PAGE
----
Econ One looked at a 50 million barrel development, evaluating net present value — the value of the stream of payments expected over time, based on an investment made today, discounted at 12 percent. It looked at internal rate of return, basically a hurdle rate companies used to compare projects; it looked at cash margins, the cash the project is expected to generate; and it looked at net present value to the state of revenues from the project, also at a 12 percent discount rate.

One factor making projects in the Eagle Ford in Texas and the Bakken in North Dakota attractive is that “a large amount of the production comes very quickly, whereas the more traditional wells play out over a longer time period.”

In the Eagle Ford, 40 percent of reserves are produced in the first year; in the Bakken it’s 30 percent in the first year, Pulliam said. Alaska conventional oil projects produce a little less than 5 percent in the first year, peak at a production rate of about 10 percent and then decline.

System comparison

Under Alaska’s old gross tax system, a combination of royalty and tax was somewhere in the 20 percent range, Pulliam said. By comparison, royalty and tax in the Lower 48 is about 30 percent, particularly on private lands.

Because those are gross systems, net present value, NPV, to the producer continues to rise as oil prices rise.

Looking at a hypothetical 50 million barrel field, under ACES the crossover point for NPV — less to the producer — for a new participant is about $80 a barrel; for an incumbent about $100 a barrel. NPVs are higher in the lower price range because of the progressivity built into ACES, Pulliam said.

The cash margins under ACES, while substantially reduced from the gross system, are slightly better for new participants, because Alaska provides “a small producer credit so that gives them a slightly higher margin.”

For incumbents, the cash margin is relatively flat under ACES, because while Alaska provides “a lot of incentive upfront, we take a lot, particularly as prices go up ... with the progressivity,” Pulliam said.

Government take is higher for new participants than for incumbents because the new participant can’t shelter income before production begins, but once it begins production is subject to the same progressive tax rate, “so it doesn’t get the bump at the front end but it’s got to pay the price as production starts,” Pulliam said.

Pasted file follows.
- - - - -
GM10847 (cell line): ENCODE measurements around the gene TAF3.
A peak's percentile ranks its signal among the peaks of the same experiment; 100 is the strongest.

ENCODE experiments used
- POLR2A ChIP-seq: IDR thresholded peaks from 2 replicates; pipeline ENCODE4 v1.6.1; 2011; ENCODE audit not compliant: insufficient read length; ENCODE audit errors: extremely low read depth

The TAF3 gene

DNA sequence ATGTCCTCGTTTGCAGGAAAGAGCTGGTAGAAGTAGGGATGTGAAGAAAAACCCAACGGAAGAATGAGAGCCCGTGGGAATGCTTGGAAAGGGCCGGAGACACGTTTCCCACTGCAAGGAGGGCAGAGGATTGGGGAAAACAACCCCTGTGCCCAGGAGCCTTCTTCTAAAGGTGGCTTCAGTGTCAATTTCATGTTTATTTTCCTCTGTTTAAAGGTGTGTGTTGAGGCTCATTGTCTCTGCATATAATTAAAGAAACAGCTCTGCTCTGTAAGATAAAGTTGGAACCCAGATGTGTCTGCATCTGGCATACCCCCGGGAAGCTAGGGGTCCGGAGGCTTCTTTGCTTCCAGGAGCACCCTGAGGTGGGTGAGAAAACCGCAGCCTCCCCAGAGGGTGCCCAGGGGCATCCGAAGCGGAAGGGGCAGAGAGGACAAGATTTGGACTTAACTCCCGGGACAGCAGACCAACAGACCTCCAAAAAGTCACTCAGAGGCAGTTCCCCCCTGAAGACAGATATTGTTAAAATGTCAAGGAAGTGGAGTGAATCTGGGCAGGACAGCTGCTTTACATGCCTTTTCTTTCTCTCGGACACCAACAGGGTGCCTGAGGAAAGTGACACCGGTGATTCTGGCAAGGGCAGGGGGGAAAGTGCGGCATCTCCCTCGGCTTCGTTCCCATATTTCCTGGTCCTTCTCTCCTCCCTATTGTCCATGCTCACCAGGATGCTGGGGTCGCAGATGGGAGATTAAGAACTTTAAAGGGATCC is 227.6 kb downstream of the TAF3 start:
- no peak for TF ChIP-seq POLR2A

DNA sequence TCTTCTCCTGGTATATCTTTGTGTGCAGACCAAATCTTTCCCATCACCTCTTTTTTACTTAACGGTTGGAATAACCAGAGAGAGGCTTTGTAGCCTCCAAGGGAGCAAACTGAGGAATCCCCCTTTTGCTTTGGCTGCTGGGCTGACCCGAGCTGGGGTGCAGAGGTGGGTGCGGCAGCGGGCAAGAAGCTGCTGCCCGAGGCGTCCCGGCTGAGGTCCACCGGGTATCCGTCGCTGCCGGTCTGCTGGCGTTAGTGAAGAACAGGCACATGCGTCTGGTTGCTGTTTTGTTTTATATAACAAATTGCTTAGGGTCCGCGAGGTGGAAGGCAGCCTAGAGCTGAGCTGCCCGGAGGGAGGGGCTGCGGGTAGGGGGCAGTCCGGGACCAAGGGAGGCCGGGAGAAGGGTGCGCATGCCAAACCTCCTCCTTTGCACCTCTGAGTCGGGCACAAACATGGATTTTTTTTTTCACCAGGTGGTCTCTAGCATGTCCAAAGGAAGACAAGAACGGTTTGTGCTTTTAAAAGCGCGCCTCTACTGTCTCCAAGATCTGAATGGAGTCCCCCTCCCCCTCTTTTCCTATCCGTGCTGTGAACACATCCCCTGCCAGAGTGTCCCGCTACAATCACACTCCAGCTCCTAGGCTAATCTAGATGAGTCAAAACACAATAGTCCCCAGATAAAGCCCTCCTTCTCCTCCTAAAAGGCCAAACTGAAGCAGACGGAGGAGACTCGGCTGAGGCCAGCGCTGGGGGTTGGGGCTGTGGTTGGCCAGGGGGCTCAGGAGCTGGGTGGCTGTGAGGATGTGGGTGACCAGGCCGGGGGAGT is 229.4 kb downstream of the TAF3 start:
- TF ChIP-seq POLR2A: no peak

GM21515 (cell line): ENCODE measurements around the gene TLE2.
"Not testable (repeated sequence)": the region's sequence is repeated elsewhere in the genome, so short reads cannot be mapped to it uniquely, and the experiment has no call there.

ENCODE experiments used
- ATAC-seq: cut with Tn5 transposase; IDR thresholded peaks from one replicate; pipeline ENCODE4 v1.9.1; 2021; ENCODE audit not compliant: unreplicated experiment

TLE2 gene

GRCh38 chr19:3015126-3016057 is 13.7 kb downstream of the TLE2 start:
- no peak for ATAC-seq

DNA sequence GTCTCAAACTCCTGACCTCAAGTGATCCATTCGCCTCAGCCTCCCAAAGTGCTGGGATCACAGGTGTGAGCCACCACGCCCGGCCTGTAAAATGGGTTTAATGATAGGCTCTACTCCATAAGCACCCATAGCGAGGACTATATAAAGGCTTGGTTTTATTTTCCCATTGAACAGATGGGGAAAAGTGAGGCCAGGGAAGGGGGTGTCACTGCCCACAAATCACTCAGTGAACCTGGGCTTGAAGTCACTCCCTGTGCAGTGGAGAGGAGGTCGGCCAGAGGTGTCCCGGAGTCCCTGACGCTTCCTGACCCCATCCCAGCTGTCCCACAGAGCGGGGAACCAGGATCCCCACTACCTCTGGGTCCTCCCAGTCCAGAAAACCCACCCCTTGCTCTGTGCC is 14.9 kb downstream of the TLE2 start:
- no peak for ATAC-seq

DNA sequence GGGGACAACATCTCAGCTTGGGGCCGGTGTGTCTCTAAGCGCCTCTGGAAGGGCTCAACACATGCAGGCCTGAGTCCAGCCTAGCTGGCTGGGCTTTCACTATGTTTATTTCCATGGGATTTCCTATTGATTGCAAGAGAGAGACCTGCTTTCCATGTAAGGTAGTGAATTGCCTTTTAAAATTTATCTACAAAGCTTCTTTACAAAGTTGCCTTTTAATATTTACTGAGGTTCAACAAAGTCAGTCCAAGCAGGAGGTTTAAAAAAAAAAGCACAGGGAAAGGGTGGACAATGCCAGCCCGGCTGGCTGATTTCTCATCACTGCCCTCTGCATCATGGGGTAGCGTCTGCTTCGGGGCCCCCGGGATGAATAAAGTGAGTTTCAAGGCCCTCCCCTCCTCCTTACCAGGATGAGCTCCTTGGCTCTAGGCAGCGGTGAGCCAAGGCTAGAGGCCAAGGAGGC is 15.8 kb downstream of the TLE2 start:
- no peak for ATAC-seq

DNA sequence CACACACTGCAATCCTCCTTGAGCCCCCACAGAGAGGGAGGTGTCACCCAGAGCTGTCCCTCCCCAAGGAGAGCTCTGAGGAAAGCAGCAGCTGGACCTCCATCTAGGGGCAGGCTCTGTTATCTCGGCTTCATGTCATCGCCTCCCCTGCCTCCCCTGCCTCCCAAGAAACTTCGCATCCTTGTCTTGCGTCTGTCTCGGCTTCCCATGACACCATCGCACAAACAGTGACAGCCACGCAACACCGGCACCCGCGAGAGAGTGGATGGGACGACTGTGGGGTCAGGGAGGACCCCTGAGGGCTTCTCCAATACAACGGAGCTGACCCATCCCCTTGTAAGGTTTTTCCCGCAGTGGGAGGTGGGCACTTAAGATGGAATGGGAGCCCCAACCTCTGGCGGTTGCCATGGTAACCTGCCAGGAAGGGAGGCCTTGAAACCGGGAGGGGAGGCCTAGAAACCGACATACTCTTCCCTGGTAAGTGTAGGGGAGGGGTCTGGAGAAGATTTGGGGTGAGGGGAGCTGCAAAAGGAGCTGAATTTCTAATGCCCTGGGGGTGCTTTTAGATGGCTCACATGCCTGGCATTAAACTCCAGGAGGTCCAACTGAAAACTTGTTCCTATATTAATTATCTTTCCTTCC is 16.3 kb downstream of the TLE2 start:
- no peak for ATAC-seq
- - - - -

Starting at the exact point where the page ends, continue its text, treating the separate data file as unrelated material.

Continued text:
The “bump” is the result of two things: When you invest you get a credit, “but the other thing that happens is additional spending reduces your tax rate; it reduces it on all of your production,” and because of progressivity as prices go higher, “the level of that reduction gets higher and higher.”

The governor’s proposal

The governor’s proposed changes — elimination of progressivity and capital credits and the state’s purchase of credits and losses and establishment of a 20 percent gross revenue exclusion for new oil — provides a balance, Pulliam said, by reducing tax rates at high prices, balanced with elimination of credits.

“The state does continue to receive, at any price level, the highest percentage of the revenue from the oil production,” he said.

Pulliam also said that because it remains a net system, the proposed changes maintain “the alignment between the state take and the producers’ incentives and their operations.”

He said he thinks the proposed system provides “a good incentive for new development without taxing the state treasury along the way and having to fund that new development,” while the gross revenue exclusion “offers the lower effective tax rate for new development.”

The proposal also “sends a very positive message to potential investors,” he said.

While the new proposal is “relatively neutral” it is somewhat regressive (lower percentage of take at higher prices) because the state’s royalty is taken on the gross.

Pulliam said the goal “was to have a government take that was competitive with what is available elsewhere and that range is generally viewed ... if you look at these other areas that are having success ... somewhere in that 60 to 65 percent range.” He said that “you get too much above that range and the investment measures don’t fare as well.”

The 50 million barrel project

For the 50 million barrel project Econ One used as an example, the incumbent has larger total cash flows, $1.544 billion, than under ACES ($1.120 billion), but the NPV at a 12 percent discount is similar: $319 million under the governor’s proposal compared to $322 million under ACES. Pulliam said that is because the state won’t be subsidizing initial work, so the incumbent will have a larger cash outlay at the beginning.

On the state side, there is a big difference in total revenues, but almost none in NPV, again because the state isn’t subsidizing development: $1.612 billion under the governor’s proposal, compared to $2.264 billion under ACES, but with NPV of $449 million under the governor’s proposal compared to $444 million under ACES.

The state’s cash flows are going to be lower, “but the NPV of those cash flows is going to be about the same. So we won’t be paying out large sums up front, but we’ll be collecting less — at least at this price level ($100 per barrel West Coast ANS) on an ongoing basis.”

Pulliam said the governor’s proposed tax changes would benefit new participants who are “disadvantaged in many respects right now, because they don’t have ... the ability to buy down their tax rate,” and so can’t have the same internal rate of return or NPV numbers an incumbent can have.

Under the governor’s proposal the new participant would have a cash flow of $1.603 billion, compared to $998 million under ACES, and an NPV of $318 million compared to $203 million under ACES.

The state would have total revenues from a new participant under the proposal of $1.521 billion compared to $2.452 billion under ACES, and an NPV of $451 million under the proposal compared to $627 million under ACES.

Overall, Pulliam said, the governor’s proposal — both for NPV and for cash flow — would put the state right “in the game with what’s available in the Lower 48.”

“It’s a significant improvement from where we’ve been,” he said.